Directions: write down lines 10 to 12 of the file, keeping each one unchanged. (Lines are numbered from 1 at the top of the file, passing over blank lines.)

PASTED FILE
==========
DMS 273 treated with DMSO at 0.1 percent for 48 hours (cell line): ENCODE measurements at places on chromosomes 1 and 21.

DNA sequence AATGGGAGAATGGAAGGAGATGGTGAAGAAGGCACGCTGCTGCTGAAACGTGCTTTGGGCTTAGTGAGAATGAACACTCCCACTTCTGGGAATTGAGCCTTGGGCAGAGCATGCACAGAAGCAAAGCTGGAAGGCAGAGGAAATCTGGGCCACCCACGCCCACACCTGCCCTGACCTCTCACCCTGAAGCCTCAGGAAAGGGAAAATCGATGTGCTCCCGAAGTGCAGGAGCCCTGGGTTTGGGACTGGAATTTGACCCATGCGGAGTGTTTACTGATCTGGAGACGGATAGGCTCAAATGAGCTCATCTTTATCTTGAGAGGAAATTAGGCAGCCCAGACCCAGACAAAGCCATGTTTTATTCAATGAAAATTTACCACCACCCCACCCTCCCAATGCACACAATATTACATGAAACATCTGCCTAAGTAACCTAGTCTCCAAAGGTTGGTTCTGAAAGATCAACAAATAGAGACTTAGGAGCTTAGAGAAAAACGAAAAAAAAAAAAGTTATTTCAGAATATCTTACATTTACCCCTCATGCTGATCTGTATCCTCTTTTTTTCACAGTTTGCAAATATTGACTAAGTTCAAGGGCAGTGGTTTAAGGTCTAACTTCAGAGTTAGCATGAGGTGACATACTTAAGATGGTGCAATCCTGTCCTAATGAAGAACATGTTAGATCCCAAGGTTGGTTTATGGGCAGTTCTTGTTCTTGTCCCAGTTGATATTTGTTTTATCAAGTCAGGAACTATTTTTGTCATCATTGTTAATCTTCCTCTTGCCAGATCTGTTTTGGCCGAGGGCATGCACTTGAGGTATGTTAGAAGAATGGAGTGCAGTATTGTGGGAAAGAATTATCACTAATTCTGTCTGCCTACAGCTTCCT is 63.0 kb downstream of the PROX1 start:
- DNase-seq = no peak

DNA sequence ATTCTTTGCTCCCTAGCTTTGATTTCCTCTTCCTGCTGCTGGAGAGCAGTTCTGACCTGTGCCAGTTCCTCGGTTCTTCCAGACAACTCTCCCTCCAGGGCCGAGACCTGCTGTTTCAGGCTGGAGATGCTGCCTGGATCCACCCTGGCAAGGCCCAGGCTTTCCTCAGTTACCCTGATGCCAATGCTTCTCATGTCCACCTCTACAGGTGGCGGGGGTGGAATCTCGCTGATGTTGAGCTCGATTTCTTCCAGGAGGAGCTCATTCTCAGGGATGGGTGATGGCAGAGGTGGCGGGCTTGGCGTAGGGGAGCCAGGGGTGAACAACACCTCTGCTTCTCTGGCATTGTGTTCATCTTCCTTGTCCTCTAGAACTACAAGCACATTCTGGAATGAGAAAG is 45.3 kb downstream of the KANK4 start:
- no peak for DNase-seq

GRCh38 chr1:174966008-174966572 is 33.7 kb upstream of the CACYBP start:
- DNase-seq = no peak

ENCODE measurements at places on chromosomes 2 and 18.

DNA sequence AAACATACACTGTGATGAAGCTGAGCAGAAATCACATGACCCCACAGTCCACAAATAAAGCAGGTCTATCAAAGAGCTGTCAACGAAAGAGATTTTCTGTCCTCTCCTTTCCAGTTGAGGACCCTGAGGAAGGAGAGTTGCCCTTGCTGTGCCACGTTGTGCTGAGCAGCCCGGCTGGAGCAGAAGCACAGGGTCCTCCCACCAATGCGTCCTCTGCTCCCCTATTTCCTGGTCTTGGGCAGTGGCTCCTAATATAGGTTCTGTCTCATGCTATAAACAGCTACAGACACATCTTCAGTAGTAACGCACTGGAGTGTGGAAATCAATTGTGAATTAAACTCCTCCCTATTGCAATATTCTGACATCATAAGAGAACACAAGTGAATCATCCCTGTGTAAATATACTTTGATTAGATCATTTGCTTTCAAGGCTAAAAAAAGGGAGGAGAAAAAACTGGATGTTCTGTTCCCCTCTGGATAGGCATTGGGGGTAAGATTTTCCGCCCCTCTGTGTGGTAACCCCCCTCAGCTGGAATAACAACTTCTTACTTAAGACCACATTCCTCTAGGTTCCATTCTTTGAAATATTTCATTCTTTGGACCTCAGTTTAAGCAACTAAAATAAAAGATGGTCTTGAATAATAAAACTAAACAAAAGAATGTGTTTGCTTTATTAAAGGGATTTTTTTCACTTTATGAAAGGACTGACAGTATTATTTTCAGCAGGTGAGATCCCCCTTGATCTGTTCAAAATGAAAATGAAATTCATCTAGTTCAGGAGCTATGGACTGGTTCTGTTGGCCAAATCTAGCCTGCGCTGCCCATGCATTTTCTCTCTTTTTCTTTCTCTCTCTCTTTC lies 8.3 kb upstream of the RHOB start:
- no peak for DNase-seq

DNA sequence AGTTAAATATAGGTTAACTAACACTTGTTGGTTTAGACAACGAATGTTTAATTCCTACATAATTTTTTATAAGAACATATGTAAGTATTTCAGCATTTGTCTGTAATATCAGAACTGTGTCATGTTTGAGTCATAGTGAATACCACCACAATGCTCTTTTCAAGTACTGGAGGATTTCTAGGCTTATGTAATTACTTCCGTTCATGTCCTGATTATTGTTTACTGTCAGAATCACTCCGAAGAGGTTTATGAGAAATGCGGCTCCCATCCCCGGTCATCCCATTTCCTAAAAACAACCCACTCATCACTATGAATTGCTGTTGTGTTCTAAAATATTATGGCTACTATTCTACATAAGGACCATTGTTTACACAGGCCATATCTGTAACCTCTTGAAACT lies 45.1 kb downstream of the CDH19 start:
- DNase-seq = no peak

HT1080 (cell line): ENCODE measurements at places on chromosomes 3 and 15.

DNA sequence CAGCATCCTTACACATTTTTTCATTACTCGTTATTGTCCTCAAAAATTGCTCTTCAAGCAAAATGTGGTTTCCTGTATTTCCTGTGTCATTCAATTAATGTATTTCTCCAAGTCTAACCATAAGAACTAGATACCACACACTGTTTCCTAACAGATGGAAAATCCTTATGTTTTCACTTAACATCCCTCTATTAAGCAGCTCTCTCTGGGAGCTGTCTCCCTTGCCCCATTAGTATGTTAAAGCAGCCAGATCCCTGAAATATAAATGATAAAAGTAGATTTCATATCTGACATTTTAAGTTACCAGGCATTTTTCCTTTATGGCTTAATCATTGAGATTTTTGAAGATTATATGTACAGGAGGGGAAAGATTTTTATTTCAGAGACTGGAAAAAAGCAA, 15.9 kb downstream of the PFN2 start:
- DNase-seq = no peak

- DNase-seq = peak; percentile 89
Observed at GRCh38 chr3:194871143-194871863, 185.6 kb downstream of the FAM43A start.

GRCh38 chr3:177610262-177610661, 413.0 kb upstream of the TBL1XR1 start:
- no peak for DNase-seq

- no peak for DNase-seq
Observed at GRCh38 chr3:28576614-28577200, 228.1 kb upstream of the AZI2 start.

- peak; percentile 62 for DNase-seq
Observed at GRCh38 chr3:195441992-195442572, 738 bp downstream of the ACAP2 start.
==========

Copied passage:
- no peak for DNase-seq

DNA sequence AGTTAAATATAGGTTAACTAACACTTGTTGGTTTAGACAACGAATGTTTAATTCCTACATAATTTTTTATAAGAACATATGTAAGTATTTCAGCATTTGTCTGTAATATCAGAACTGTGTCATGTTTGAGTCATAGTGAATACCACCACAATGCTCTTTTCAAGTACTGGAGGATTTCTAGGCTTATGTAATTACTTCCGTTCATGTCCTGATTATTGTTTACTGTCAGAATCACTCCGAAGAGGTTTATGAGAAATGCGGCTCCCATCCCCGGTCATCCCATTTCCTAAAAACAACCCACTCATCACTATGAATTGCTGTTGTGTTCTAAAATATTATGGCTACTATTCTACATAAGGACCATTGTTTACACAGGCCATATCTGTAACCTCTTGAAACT lies 45.1 kb downstream of the CDH19 start:
- DNase-seq = no peak